The Tigers flew into Cincinnati a few days ago carrying a five-game win streak and an unexpected opportunity to reach .500 against the abysmal Reds. The goose was loose, and anyone walking along the banks of the Ohio River had better have been prepared to watch their step.
Then a not-so-funny thing happened. The Tigers laid the egg instead, trailing 9-0 at one point in the short-series opener. They dropped both games, and now face an Indians team that can chalk up its American League Central lead to its domination of the Tigers alone.
While it’s safe to believe many people shouting “buy, buy, buy” during the Tigers’ hot streak were being at least a little facetious, it did bring to mind the question whether the team should even be a seller as the July non-waiver trade deadline makes its first appearances on the horizon.
After all, what could be the harm? It’s a buyers’ market this year, with 10 teams entering play Friday behind their division leaders by double figures, and an 11th avoiding the indignity by just a half-game.
While the wild card can often be considered the last respite of playoff dreamers, this year the likely American League teams seem all but sewn up, while a small handful of National League teams should be considered serious contenders.
So, really, what’s the harm in letting the players in Detroit go for it and show us what they can do?
That’s the mindset that just gets you stuck in frustrating mediocrity.
There are pessimists, and there are realists, and at times it’s hard to tell them apart. This year, as people cheer that the Tigers are fun again, or get excited and flap their arms like wings on a goose, there’s a buzzkill voice next to them saying to calm down. The Tigers aren’t that good. They’re just benefitting from a horrible division and a lopsided schedule that has given them far more games against the dregs of the league than the standouts.
Those people are partially right.
Entering play Friday, the Tigers are 25-23 against teams below .500, and just 11-16 against teams that are above .500. To simplify the math, the Tigers are playing two bad teams for every one good team they face.
While it’s clear that the team is nowhere as bad as people outlandishly exclaimed it would be at the start of the season, it’s fair to say the schedule has worked out well to its benefit.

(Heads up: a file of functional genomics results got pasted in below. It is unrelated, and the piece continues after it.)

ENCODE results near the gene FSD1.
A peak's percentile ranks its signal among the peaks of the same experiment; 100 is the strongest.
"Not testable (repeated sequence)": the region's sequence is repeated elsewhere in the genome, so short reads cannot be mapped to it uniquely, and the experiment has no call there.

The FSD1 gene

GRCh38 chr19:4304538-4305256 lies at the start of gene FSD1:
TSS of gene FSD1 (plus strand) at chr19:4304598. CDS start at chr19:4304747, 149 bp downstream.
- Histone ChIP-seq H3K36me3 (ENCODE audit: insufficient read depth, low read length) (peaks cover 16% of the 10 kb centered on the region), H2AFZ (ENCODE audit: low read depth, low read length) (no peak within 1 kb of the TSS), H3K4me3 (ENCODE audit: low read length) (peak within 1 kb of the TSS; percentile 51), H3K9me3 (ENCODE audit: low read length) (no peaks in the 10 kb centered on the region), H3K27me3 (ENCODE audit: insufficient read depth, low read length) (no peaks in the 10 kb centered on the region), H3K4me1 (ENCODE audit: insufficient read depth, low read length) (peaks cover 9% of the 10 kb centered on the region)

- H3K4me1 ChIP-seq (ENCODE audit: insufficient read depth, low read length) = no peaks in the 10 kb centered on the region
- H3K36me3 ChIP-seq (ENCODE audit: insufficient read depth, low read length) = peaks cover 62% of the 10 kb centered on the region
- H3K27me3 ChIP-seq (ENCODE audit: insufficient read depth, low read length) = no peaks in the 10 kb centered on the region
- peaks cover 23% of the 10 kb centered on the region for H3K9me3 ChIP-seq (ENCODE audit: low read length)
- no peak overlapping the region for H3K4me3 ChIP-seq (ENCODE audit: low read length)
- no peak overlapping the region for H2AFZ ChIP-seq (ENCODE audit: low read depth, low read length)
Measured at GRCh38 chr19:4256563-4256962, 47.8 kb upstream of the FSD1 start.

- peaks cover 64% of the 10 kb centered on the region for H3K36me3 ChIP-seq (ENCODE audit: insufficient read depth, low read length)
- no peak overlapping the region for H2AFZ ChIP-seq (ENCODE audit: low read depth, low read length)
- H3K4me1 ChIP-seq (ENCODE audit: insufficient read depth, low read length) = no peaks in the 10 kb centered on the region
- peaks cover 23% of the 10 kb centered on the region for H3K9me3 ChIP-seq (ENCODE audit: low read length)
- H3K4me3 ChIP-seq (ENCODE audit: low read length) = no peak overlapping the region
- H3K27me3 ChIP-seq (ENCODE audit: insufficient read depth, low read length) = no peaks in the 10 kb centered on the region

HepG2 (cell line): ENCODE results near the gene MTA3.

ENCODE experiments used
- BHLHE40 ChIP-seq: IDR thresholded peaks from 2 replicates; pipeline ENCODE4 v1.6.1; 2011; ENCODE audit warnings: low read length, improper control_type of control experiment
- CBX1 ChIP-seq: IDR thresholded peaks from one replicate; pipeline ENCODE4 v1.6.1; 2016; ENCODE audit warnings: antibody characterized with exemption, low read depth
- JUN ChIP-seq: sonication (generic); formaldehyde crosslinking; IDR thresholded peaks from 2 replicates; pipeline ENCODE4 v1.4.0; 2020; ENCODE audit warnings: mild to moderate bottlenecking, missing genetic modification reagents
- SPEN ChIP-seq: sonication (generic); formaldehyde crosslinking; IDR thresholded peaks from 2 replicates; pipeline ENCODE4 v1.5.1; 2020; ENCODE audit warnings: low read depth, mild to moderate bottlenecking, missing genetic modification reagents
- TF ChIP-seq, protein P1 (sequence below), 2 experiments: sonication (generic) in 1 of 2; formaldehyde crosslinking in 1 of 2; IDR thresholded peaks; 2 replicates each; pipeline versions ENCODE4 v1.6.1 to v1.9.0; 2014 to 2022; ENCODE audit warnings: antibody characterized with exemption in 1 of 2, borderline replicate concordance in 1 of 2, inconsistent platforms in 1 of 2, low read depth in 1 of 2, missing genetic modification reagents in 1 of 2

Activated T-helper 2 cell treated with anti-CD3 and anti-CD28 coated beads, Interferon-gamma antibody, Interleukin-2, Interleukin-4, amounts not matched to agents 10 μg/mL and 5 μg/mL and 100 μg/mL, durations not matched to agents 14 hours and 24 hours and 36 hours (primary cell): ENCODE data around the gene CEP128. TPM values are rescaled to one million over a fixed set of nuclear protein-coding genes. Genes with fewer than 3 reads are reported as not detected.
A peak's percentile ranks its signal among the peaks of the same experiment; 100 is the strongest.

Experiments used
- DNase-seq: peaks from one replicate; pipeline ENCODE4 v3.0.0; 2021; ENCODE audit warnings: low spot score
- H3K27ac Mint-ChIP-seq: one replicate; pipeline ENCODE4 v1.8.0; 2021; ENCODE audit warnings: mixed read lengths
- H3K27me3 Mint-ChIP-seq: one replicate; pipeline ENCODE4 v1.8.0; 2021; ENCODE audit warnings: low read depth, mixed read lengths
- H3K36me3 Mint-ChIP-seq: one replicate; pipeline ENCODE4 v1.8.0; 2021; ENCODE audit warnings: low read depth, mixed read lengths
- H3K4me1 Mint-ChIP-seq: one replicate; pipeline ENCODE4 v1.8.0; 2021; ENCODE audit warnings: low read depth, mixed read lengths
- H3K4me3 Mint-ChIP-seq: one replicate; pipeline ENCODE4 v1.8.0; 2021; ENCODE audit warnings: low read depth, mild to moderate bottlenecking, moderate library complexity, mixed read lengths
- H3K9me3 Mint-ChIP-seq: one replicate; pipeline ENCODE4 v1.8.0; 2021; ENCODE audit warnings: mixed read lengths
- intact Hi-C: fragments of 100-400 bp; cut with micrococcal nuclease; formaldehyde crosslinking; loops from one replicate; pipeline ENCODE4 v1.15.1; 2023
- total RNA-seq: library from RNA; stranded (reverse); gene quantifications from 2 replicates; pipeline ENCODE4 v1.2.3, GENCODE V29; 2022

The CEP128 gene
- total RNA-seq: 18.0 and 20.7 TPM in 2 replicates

Get wrapped up in the fun the team has had so far, but maybe don’t expect it to continue indefinitely. The Tigers enter Cleveland Friday night five games behind the Indians, but could easily find themselves a week from now 10 games back.
The good news is, they still play a majority (46) of their remaining games against teams under .500. The bad news is, that leaves 42 games against teams above .500, and some of them like the Astros, Red Sox and Yankees are really, really good.
If the Tigers were to keep their winning rates against teams above and below .500 steady, they could be expected to pick up 41 more wins this year and finish at 77-85. That’s not bad at all, but while entertaining it isn’t exactly enough to justify holding onto their tradeable players.
Fangraphs is less optimistic, predicting just 36 more wins for a 72-90 record and gives them just a 0.1 percent chance of making the playoffs.
Baseball Prospectus puts them at 75 wins and a 1.1 percent chance at the playoffs.
There’s just no reason for the Tigers to hold onto players that other teams might want.
Starting pitcher Matthew Boyd is having the best season of his MLB career and has reportedly drawn interest from the Seattle Mariners. Relievers like Shane Greene are always needed. Old friend Dave Dombrowski could probably use him in Boston, although its bullpen is arguably fine -- just not as fine as the Yankees’. Starters Francisco Liriano or Mike Fiers may also be targets for cheaper teams looking a step or two down the ladder.
Outfielder Leonys Martin is having one of the best seasons of his career and could help a team. If Nick Castellanos isn’t part of Detroit’s foundation, GM Al Avila might want to trade him for a player who could be. And then there’s Jose Iglesias, a free agent at the end of this year who could help shore up a team’s middle infield defense.
No one should expect the moon for any one of those players, but an influx of new prospects can only help the Tigers as they continue to rebuild the entire organization.
It might not be the most fun way of looking at the 2018 baseball season. But come 2021, the trades surely would be appreciated with perspective.
Kurt Mensching is a freelance writer.